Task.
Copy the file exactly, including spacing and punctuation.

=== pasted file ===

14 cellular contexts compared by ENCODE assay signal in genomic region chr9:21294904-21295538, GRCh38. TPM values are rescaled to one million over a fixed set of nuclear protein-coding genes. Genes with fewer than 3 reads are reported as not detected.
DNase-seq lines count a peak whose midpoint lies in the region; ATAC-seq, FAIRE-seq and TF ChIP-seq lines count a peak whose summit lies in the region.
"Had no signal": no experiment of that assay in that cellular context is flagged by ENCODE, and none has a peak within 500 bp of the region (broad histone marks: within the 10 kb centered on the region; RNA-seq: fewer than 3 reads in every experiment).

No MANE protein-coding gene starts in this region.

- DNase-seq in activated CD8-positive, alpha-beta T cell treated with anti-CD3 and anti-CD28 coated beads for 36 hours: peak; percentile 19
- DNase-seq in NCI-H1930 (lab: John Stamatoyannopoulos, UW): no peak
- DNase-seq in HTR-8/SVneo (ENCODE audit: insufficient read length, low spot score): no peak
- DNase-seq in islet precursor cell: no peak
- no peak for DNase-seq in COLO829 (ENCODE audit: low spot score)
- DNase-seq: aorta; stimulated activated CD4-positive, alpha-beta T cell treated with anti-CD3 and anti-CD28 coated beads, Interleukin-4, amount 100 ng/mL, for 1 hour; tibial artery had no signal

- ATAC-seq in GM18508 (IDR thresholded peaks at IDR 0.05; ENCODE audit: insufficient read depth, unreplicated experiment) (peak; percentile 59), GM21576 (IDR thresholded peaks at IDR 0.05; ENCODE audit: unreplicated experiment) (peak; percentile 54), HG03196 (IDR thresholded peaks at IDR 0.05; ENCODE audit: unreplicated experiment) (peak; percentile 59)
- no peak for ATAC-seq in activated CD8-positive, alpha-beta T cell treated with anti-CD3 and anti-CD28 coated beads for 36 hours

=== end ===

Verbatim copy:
14 cellular contexts compared by ENCODE assay signal in genomic region chr9:21294904-21295538, GRCh38. TPM values are rescaled to one million over a fixed set of nuclear protein-coding genes. Genes with fewer than 3 reads are reported as not detected.
DNase-seq lines count a peak whose midpoint lies in the region; ATAC-seq, FAIRE-seq and TF ChIP-seq lines count a peak whose summit lies in the region.
"Had no signal": no experiment of that assay in that cellular context is flagged by ENCODE, and none has a peak within 500 bp of the region (broad histone marks: within the 10 kb centered on the region; RNA-seq: fewer than 3 reads in every experiment).

No MANE protein-coding gene starts in this region.

- DNase-seq in activated CD8-positive, alpha-beta T cell treated with anti-CD3 and anti-CD28 coated beads for 36 hours: peak; percentile 19
- DNase-seq in NCI-H1930 (lab: John Stamatoyannopoulos, UW): no peak
- DNase-seq in HTR-8/SVneo (ENCODE audit: insufficient read length, low spot score): no peak
- DNase-seq in islet precursor cell: no peak
- no peak for DNase-seq in COLO829 (ENCODE audit: low spot score)
- DNase-seq: aorta; stimulated activated CD4-positive, alpha-beta T cell treated with anti-CD3 and anti-CD28 coated beads, Interleukin-4, amount 100 ng/mL, for 1 hour; tibial artery had no signal

- ATAC-seq in GM18508 (IDR thresholded peaks at IDR 0.05; ENCODE audit: insufficient read depth, unreplicated experiment) (peak; percentile 59), GM21576 (IDR thresholded peaks at IDR 0.05; ENCODE audit: unreplicated experiment) (peak; percentile 54), HG03196 (IDR thresholded peaks at IDR 0.05; ENCODE audit: unreplicated experiment) (peak; percentile 59)
- no peak for ATAC-seq in activated CD8-positive, alpha-beta T cell treated with anti-CD3 and anti-CD28 coated beads for 36 hours